I have always loved history, was lucky enough to study it at the highest level, and after teaching for a while have been even luckier to make a living writing non fiction history books. At the same time, I have always loved historical novels. At their best they give a flavour and feel for a place and an era much faster than reading conventional history. So when I came to write historical novels, accuracy was very important to me. A novel will only work if readers get caught up in the plot and want to spend time with the characters, but the world it conjures up has to feel real, at least on its own terms, and that is as true of fantasy or science fiction as it is for stories set in the past. The world of the story has to be convincing enough for readers to visit it in their imagination. Many readers and authors do not care too much if that world bears little or no relation to the reality of the past as long as it is consistent. That is fine, after all, reading should be about pleasure and we all have different tastes. However, I am a professional historian and find it hard to switch off, which makes me an unrepresentative reader, and I only stick with a novel if I feel that the research behind it and the author’s sensitivity for the period are good. Since, like most authors, I write books – whether novels or non fiction – that I would like to read, that is how I try to write my stories. So each novel begins with research. Continue reading
Until 8 April, Unsung Stories are crowdfunding a new anthology called Out of the Darkness. The theme of the anthology is mental health – with contributions from writers like Alison Moore, Jenn Ashworth, Tim Major, Aliya Whiteley and Simon Bestwick – and all royalties and my editor’s fees are being donated to charity Together for Mental Wellbeing. The Kickstarter campaign has meant that my attention has been turned towards mental health more than usual, and at the same time the topic is frequently in the news, as the impacts of the Covid-19 pandemic are felt. Everyone has struggled to cope during the lockdowns, and often during the more ‘open’ periods in between, and writers are no exception.
When the first UK lockdown was announced in March 2020, I saw several comments online about all the free time we’d have – and in particular (given the circles I move in) the amount of time to write. The everyday distractions of the outside world would be behind lock and key, and we’d finally all have time to ourselves, to let our imaginations run riot and our pens (or keyboards) flow freely. We’d have so much time, so the supposition went, that there would be a flood of new novels and short stories once the lockdown was lifted. I almost believed it myself. Continue reading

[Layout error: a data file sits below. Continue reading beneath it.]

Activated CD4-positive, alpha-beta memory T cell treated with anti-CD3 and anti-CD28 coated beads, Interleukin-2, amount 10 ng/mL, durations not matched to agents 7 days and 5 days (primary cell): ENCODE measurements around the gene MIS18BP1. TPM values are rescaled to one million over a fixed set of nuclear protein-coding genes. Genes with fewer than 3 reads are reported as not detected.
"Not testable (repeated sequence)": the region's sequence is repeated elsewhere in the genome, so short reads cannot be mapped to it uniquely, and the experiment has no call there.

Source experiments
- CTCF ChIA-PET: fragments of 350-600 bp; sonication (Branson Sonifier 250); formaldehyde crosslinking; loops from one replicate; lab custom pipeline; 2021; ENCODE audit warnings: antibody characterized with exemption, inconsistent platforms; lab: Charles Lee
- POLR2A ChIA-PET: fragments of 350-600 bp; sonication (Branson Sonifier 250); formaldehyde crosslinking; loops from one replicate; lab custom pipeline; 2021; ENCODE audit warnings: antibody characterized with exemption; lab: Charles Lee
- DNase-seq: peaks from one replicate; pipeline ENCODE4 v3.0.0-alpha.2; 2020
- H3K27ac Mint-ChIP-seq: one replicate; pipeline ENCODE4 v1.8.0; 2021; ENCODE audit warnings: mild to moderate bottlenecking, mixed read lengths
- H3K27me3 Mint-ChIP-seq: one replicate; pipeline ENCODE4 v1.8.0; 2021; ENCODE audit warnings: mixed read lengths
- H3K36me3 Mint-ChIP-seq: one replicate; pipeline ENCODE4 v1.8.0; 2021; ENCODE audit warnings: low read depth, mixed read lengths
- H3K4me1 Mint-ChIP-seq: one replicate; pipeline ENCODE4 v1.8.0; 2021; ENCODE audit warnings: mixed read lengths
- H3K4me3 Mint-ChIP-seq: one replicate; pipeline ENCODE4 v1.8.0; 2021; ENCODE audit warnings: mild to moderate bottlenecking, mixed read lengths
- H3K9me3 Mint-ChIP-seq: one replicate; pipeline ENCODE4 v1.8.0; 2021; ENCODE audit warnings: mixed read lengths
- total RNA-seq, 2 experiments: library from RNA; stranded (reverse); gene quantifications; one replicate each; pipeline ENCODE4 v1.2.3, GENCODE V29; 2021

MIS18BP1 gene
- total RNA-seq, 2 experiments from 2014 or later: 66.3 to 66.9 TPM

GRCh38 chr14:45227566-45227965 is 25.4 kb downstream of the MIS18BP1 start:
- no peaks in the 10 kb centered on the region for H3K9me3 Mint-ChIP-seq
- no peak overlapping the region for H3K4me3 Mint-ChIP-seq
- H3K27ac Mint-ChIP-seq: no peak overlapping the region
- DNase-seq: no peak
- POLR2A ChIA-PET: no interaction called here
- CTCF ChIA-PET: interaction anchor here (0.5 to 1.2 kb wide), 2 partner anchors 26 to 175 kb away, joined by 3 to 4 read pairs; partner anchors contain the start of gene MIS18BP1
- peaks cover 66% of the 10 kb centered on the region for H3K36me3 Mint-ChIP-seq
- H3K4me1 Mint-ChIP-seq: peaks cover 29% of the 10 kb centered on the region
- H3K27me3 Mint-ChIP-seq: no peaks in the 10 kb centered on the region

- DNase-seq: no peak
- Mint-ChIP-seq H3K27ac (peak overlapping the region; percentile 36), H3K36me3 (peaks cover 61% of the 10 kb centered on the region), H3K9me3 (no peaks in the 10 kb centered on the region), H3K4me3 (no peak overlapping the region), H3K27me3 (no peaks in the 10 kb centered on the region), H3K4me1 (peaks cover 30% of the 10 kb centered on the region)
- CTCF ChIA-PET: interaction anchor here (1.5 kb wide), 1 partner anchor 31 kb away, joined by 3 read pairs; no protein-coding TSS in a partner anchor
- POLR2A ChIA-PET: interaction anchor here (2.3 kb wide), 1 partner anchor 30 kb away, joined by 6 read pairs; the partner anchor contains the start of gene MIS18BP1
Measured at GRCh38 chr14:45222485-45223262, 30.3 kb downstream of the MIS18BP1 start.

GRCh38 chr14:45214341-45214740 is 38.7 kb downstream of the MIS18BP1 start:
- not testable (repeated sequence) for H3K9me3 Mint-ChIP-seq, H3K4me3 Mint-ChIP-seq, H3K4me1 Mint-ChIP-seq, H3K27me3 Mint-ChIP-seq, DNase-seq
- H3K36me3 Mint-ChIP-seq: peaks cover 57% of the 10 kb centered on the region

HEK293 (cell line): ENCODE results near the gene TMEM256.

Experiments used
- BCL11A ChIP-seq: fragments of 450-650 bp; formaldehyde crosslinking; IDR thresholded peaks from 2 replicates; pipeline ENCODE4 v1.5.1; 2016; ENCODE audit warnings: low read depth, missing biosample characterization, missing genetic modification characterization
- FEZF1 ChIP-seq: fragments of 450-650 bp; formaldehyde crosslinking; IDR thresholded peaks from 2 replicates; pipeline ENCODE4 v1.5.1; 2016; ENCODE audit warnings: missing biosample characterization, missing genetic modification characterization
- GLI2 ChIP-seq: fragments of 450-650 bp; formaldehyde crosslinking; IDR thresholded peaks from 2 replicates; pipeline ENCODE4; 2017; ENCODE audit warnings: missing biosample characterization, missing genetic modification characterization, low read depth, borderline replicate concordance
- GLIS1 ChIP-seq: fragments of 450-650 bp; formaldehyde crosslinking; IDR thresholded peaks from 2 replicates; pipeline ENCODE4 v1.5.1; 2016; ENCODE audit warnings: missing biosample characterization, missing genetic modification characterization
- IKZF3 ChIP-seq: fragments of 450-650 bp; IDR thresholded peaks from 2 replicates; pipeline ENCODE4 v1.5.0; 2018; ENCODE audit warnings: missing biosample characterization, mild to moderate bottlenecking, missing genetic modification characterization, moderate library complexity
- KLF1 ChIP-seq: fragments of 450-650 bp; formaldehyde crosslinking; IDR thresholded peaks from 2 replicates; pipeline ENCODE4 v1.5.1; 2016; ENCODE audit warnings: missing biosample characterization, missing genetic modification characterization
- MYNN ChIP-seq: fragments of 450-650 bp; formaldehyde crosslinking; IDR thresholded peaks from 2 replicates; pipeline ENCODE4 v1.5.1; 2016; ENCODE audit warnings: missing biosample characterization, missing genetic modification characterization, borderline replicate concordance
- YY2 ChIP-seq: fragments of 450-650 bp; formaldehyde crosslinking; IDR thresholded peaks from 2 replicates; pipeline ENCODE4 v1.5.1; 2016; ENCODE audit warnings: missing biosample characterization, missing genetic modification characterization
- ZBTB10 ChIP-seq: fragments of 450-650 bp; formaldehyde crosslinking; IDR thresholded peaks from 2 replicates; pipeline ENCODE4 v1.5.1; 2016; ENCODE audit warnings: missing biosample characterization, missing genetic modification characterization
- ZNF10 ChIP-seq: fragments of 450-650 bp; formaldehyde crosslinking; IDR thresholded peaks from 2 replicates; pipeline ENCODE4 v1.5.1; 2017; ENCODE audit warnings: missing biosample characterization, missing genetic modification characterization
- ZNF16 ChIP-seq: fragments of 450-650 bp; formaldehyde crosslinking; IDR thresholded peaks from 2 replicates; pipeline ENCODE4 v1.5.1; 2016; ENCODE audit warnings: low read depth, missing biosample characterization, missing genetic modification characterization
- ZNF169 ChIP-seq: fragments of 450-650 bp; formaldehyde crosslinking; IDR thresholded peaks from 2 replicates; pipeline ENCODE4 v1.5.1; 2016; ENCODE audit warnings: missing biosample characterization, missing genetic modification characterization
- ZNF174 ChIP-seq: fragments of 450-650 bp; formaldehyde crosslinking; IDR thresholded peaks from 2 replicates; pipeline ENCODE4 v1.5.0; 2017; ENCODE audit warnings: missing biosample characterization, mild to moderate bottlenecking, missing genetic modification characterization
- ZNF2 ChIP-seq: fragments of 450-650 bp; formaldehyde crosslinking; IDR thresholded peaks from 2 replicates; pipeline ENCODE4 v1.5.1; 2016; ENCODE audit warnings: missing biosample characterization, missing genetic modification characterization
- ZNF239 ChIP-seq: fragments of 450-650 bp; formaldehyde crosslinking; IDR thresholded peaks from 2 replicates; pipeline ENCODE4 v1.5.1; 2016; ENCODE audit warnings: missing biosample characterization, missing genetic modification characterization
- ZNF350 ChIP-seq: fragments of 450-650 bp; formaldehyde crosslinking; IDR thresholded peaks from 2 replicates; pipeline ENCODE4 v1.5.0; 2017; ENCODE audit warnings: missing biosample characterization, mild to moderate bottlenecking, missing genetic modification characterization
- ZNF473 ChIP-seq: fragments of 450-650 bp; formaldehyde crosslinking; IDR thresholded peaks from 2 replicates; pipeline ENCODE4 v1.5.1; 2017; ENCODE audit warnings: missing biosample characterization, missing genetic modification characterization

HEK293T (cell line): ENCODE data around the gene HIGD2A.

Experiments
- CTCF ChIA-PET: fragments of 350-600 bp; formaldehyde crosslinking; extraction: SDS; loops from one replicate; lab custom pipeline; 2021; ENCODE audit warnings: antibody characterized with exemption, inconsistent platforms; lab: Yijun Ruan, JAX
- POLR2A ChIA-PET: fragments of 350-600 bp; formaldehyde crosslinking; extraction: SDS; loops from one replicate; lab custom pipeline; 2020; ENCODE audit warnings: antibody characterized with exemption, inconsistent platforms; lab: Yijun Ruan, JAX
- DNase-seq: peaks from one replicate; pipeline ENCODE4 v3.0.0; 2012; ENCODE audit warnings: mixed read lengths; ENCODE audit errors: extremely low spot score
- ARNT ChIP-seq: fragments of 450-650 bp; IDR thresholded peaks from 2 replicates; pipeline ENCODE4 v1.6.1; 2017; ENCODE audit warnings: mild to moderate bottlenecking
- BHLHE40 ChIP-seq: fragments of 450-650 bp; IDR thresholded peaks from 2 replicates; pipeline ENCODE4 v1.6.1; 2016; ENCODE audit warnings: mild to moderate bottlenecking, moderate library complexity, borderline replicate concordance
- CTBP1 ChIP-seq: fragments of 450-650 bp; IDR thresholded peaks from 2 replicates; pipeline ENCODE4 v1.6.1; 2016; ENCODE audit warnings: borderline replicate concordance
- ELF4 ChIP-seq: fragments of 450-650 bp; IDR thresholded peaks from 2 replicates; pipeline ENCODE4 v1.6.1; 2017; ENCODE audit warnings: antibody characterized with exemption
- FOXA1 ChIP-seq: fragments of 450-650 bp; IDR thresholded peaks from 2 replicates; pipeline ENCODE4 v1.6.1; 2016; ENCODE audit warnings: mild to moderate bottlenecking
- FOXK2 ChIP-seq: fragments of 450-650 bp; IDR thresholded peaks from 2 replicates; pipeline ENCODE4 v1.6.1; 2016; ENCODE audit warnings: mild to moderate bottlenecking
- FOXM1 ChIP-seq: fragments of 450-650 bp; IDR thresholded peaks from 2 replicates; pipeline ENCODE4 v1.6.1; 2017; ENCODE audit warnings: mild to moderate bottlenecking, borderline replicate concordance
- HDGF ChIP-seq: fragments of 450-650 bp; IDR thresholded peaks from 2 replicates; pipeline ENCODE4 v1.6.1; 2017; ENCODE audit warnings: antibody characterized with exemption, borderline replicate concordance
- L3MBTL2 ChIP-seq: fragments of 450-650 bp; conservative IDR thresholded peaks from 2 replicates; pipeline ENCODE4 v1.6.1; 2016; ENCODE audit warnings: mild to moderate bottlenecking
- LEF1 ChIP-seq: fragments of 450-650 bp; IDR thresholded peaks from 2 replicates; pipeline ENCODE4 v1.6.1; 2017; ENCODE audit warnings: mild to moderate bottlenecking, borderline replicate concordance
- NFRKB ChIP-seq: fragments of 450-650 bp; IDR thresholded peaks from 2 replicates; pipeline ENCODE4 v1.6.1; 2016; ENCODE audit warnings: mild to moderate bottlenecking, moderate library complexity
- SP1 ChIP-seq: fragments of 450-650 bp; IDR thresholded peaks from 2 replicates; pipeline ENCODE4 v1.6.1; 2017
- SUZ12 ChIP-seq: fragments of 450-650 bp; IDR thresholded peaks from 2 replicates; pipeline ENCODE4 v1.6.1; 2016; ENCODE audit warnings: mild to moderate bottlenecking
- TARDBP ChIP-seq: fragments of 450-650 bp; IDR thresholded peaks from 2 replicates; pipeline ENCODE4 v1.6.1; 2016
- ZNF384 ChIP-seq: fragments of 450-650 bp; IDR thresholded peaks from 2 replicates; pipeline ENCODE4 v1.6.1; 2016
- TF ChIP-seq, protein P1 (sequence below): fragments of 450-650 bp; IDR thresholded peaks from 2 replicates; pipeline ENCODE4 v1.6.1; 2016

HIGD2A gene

Today, we have the annotated first chapter of Sean Grigsby‘s latest novel, Ash Kickers — the sequel to Smoke Eaters. Published this week by Angry Robot Books, the author has added some commentary about the story and his writing. First, though, here’s the synopsis:
With ex-firefighter Cole Brannigan in command of the Smoke Eaters, the dragon menace is under control. Thanks to non-lethal Canadian tech, the beasts are tranquilized and locked up, rather than killed. But for Tamerica Williams, this job filled with action and danger, has become tediously routine.
When a new threat emerges, a legendary bird of fire – the Phoenix – it’s the perfect task for Williams. But killing the Phoenix just brings it back stronger, spreading fire like a plague and whipping dragons into a frenzy. Will it prove to be too much excitement, even for adrenalin-junkie Williams?
And now, on with the excerpt!
“They never write stories about people like me,” my thirteen-year-old daughter said. She had just finished yet another YA novel filled with active, adventurous, extroverted sort of people. But Naomi isn’t like that. She’s a beautifully quiet, caring, quirky introvert. Being with other people causes her anxiety, and her favorite activity is reading a book alone. She’s more likely to help quietly from the background, unseen, while others take the lead, and never argues with or confronts others. She wanted to know: Why were none of the people in those novels like her?
I decided that the world needed a protagonist like Naomi. For my novel Three Laws Lethal, I created a fictional Naomi, eight years older than the real one, a senior at the University of Pennsylvania. I invented for her a library nook that no one else knew about where she could spend hours reading or working and feel safe. I gave her an inner thought life based on all of the science fiction and fantasy books she’d read and reread. Continue reading
I’ve often told the story of how the short story “Pimp My Airship” started as a joke gone awry on Twitter. When the story was actually requested, I had to build a world. The main criticism the story received was that there seemed to be a lot of world that the reader barely gets to see in the five-thousand-word story. When I fleshed out the origins of the Star Child, it led to the novelette “Steppin’ Razor”; and a throwaway line about “the Five Civilized Nations of the northwest territories and the Tejas Free Republic” led to the novella Buffalo Soldier. I won’t lie, the criticism still followed me. Perhaps they had a point about how much world I can compact into a story. That’s because my favorite part of the writing process is worldbuilding since that’s when I really get to play. For Pimp My Airship, I allow myself plenty of room to build out my world. Its creation centers around three areas: Continue reading